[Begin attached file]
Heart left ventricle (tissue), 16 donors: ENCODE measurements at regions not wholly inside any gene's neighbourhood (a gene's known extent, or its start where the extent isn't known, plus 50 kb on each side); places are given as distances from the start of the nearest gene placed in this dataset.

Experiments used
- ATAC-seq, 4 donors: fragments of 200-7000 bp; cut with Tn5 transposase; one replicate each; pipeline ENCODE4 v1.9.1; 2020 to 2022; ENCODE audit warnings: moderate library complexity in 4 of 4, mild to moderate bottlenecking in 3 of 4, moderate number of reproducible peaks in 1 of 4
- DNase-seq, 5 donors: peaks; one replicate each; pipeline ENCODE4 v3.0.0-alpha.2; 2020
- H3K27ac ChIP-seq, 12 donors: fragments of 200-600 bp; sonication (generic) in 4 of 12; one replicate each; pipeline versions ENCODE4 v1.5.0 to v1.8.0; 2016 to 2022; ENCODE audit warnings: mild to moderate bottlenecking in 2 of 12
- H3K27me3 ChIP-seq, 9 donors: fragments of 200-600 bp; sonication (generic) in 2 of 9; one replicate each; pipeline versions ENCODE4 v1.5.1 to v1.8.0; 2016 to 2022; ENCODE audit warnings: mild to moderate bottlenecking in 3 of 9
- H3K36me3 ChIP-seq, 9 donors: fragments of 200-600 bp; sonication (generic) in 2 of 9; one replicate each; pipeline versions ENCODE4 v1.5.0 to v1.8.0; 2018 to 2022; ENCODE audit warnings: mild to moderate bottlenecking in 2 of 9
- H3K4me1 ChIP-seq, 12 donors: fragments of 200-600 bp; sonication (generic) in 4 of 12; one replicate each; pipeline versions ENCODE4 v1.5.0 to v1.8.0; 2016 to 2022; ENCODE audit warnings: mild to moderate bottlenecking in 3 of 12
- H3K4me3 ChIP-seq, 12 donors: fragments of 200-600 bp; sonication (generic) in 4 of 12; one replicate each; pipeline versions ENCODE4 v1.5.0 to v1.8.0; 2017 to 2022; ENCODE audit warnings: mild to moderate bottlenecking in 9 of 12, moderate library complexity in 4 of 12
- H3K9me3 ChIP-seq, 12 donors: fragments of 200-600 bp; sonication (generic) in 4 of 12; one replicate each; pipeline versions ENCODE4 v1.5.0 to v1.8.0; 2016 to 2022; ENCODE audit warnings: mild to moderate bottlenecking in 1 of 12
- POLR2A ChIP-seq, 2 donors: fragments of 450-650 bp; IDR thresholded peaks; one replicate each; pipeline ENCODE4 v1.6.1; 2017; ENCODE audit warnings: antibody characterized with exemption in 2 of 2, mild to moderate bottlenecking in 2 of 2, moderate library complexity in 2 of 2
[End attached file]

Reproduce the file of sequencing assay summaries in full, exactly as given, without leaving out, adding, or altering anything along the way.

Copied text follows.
Heart left ventricle (tissue), 16 donors: ENCODE measurements at regions not wholly inside any gene's neighbourhood (a gene's known extent, or its start where the extent isn't known, plus 50 kb on each side); places are given as distances from the start of the nearest gene placed in this dataset.

Experiments used
- ATAC-seq, 4 donors: fragments of 200-7000 bp; cut with Tn5 transposase; one replicate each; pipeline ENCODE4 v1.9.1; 2020 to 2022; ENCODE audit warnings: moderate library complexity in 4 of 4, mild to moderate bottlenecking in 3 of 4, moderate number of reproducible peaks in 1 of 4
- DNase-seq, 5 donors: peaks; one replicate each; pipeline ENCODE4 v3.0.0-alpha.2; 2020
- H3K27ac ChIP-seq, 12 donors: fragments of 200-600 bp; sonication (generic) in 4 of 12; one replicate each; pipeline versions ENCODE4 v1.5.0 to v1.8.0; 2016 to 2022; ENCODE audit warnings: mild to moderate bottlenecking in 2 of 12
- H3K27me3 ChIP-seq, 9 donors: fragments of 200-600 bp; sonication (generic) in 2 of 9; one replicate each; pipeline versions ENCODE4 v1.5.1 to v1.8.0; 2016 to 2022; ENCODE audit warnings: mild to moderate bottlenecking in 3 of 9
- H3K36me3 ChIP-seq, 9 donors: fragments of 200-600 bp; sonication (generic) in 2 of 9; one replicate each; pipeline versions ENCODE4 v1.5.0 to v1.8.0; 2018 to 2022; ENCODE audit warnings: mild to moderate bottlenecking in 2 of 9
- H3K4me1 ChIP-seq, 12 donors: fragments of 200-600 bp; sonication (generic) in 4 of 12; one replicate each; pipeline versions ENCODE4 v1.5.0 to v1.8.0; 2016 to 2022; ENCODE audit warnings: mild to moderate bottlenecking in 3 of 12
- H3K4me3 ChIP-seq, 12 donors: fragments of 200-600 bp; sonication (generic) in 4 of 12; one replicate each; pipeline versions ENCODE4 v1.5.0 to v1.8.0; 2017 to 2022; ENCODE audit warnings: mild to moderate bottlenecking in 9 of 12, moderate library complexity in 4 of 12
- H3K9me3 ChIP-seq, 12 donors: fragments of 200-600 bp; sonication (generic) in 4 of 12; one replicate each; pipeline versions ENCODE4 v1.5.0 to v1.8.0; 2016 to 2022; ENCODE audit warnings: mild to moderate bottlenecking in 1 of 12
- POLR2A ChIP-seq, 2 donors: fragments of 450-650 bp; IDR thresholded peaks; one replicate each; pipeline ENCODE4 v1.6.1; 2017; ENCODE audit warnings: antibody characterized with exemption in 2 of 2, mild to moderate bottlenecking in 2 of 2, moderate library complexity in 2 of 2